The boy who knew too much: a child prodigy

This is the true story of scientific child prodigy, and former baby genius, Ainan Celeste Cawley, written by his father. It is the true story, too, of his gifted brothers and of all the Cawley family. I write also of child prodigy and genius in general: what it is, and how it is so often neglected in the modern world. As a society, we so often fail those we should most hope to see succeed: our gifted children and the gifted adults they become. Site Copyright: Valentine Cawley, 2006 +

Sunday, November 22, 2009

It's a mad, mad, world.

Yesterday, I was on the MRT with Tiarnan. The MRT, for those who don't know, is the train: the Mass Rapid Transit, of Singapore. The nearest equivalent would be the London Underground, though the MRT is mostly overground, as far as I can see.

Anyway, there I was, carrying Tiarnan, three, for the whole journey, because no-one would give up a seat and Tiarnan was unwilling to stand on the floor, in such a crowded train. Now, there is nothing unusual, in Singapore, with no-one giving up a seat for someone more in need of one: this is the tradition here, so that didn't surprise me (though it was unpleasant to have to carry him for the whole, quite lengthy journey, on two different trains). Were it not for the entertainment of talking to Tiarnan, the journey would have seemed a long one, encumbered as I was.

After we had been travelling about half an hour, Tiarnan remarked, in some irritation:

"Many people are talking!"

Sure enough, they were. Everyone was trying to talk at once, each competing with all the others to be heard: it was a cacophony of voices in different tongues: English, Malay and Chinese. It was pretty loud, actually.

"Why are they talking, Tiarnan?"

I wanted his views, you see, because they are often interesting.

He looked around him then, in stupefaction at his fellow travellers and said, with an intensity worthy of Hamlet:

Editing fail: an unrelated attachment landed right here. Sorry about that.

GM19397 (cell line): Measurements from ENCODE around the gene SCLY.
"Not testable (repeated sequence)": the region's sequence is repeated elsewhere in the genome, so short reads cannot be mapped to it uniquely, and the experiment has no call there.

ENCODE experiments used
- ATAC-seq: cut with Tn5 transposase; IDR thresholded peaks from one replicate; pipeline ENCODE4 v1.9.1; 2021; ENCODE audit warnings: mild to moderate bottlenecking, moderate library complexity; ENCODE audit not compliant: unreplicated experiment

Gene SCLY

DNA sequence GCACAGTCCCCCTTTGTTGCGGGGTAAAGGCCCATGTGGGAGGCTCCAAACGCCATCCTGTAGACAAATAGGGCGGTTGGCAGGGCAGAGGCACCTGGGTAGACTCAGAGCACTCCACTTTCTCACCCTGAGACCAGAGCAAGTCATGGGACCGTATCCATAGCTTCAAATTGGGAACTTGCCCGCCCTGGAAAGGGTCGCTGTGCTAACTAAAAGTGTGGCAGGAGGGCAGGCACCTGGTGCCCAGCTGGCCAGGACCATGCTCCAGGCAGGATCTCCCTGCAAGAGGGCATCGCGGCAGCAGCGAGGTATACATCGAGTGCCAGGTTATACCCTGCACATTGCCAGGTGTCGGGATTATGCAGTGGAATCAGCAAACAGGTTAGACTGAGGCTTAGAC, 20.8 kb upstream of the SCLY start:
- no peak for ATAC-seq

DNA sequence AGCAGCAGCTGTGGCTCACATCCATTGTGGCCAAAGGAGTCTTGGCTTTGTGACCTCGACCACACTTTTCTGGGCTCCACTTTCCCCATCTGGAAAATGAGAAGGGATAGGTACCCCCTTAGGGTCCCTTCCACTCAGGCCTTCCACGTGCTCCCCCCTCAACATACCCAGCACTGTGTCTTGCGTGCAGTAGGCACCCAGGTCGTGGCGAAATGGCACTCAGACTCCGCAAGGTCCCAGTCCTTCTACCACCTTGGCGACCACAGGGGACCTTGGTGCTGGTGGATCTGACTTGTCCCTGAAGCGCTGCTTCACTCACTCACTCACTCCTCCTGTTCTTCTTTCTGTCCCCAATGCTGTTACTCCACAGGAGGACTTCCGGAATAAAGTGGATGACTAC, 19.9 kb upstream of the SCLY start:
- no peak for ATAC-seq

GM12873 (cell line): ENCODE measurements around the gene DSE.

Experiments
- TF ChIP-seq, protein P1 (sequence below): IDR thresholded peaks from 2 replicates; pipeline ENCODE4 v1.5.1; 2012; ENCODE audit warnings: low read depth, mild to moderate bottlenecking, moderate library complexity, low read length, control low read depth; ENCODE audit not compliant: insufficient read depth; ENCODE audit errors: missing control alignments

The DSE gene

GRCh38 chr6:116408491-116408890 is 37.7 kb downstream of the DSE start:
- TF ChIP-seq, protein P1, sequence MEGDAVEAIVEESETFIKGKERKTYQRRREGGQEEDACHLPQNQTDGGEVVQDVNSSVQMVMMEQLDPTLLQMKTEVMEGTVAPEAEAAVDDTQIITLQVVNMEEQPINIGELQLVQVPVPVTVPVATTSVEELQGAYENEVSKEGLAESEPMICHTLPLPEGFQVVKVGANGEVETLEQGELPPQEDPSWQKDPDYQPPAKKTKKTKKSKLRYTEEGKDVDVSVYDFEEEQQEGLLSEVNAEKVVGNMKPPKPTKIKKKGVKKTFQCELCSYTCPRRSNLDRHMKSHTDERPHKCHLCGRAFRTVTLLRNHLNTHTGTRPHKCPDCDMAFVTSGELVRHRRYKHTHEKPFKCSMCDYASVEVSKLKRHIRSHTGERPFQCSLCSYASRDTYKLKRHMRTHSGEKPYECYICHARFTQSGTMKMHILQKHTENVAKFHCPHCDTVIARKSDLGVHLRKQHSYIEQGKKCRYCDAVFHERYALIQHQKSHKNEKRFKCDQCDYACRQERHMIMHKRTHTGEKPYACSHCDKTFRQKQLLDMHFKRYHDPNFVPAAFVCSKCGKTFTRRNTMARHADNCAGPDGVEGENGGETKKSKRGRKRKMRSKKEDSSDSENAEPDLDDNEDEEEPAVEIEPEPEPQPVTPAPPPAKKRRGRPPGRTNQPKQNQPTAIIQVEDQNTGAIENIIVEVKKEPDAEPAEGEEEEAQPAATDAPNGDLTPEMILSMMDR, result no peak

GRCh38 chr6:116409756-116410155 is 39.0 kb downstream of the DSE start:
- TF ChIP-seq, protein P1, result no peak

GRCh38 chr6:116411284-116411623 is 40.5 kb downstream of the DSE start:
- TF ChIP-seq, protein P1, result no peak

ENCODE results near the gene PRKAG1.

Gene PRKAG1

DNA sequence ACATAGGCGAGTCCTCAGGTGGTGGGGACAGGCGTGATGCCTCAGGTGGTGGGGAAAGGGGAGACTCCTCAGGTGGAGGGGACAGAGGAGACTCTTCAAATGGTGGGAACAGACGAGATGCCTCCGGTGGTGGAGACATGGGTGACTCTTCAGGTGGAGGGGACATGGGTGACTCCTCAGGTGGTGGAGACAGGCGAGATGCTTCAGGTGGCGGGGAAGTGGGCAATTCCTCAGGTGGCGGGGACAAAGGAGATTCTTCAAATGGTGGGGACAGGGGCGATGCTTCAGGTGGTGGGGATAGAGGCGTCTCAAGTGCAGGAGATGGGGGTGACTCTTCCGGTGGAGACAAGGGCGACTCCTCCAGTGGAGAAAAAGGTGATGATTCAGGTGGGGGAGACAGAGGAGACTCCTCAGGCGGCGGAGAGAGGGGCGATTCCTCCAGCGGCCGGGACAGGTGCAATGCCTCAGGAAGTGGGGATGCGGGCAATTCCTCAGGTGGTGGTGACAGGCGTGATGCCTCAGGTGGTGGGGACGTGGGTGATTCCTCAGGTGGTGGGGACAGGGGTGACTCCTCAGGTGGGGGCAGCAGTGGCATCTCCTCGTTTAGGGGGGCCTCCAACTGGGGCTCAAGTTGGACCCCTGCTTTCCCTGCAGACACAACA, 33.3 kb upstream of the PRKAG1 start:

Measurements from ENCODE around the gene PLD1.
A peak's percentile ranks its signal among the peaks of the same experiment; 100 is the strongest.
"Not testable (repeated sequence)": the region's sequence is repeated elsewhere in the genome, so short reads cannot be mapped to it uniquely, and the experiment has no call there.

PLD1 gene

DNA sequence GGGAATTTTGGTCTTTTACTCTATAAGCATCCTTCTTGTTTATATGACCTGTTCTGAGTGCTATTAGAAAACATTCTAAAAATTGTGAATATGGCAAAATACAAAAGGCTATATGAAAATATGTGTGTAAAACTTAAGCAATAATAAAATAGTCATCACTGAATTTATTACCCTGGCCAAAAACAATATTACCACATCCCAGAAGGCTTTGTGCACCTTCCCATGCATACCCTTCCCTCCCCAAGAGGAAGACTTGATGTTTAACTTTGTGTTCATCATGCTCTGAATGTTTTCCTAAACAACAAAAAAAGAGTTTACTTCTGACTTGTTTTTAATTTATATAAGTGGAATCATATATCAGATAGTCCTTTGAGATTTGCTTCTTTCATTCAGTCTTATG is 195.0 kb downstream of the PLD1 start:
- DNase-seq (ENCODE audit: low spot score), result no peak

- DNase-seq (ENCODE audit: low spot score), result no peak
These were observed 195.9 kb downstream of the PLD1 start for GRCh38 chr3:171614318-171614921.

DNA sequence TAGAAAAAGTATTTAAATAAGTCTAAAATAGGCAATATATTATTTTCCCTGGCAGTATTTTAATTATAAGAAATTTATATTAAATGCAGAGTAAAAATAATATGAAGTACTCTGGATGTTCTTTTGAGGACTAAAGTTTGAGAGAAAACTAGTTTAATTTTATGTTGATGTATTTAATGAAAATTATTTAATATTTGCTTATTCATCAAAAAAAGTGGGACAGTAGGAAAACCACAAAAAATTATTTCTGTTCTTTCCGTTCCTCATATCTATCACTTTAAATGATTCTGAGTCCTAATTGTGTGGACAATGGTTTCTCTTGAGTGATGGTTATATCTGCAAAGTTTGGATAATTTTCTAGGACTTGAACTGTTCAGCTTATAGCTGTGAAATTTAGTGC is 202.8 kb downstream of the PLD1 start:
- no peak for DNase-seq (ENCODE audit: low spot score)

"It's madness, madness, madness, ALL MADNESS!"

He was so intent, so focussed, so impassioned, in his view of how his fellow travellers were, that I did not laugh, I thought it, instead, sweet and typically Tiarnan.

We finished our journey together in mutual agreement that everyone around us was utterly bonkers. Any three year old can see that.

(If you would like to learn more of Ainan Celeste Cawley, a scientific child prodigy, aged eight years and seven months, or his gifted brothers, Fintan, five years exactly, and Tiarnan, twenty-eight months, please go to: I also write of gifted education, IQ, intelligence, the Irish, the Malays, Singapore, College, University, Chemistry, Science, genetics, left-handedness, precocity, child prodigy, child genius, baby genius, adult genius, savant, wunderkind, wonderkind, genio, гений ребенок prodigy, genie, μεγαλοφυία θαύμα παιδιών, bambino, kind.

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IMDB is the Internet Movie Database for film and tv professionals. If you would like to look at my IMDb listing for which another fifteen credits are to be uploaded, (which will probably take several months before they are accepted) please go to: As I write, the listing is new and brief - however, by the time you read this it might have a dozen or a score of please do take a look. My son, Ainan Celeste Cawley, also has an IMDb listing. His is found at: My wife, Syahidah Osman Cawley, has a listing as well. Hers is found at:

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posted by Valentine Cawley @ 7:52 PM 


Anonymous mint said...

I hate to say this, but sometimes I get annoyed by the "Kiasu-ism" some Singaporeans display when taking public transport. Even when the bus is rather empty with plenty of seats available, some passengers just seem to want to be the first to board.

More often than not, even if I'm nearer to the door, I'll be standing by waiting for others to board. Incidentally, the first person to gesture "after you" to me was an "Ang Moh". I remember thinking, "Guys in Singapore should really learn to be gentlemen."

Of course, I've met some Singaporeans who have the habit of letting others board first, just not that often.

11:51 PM  

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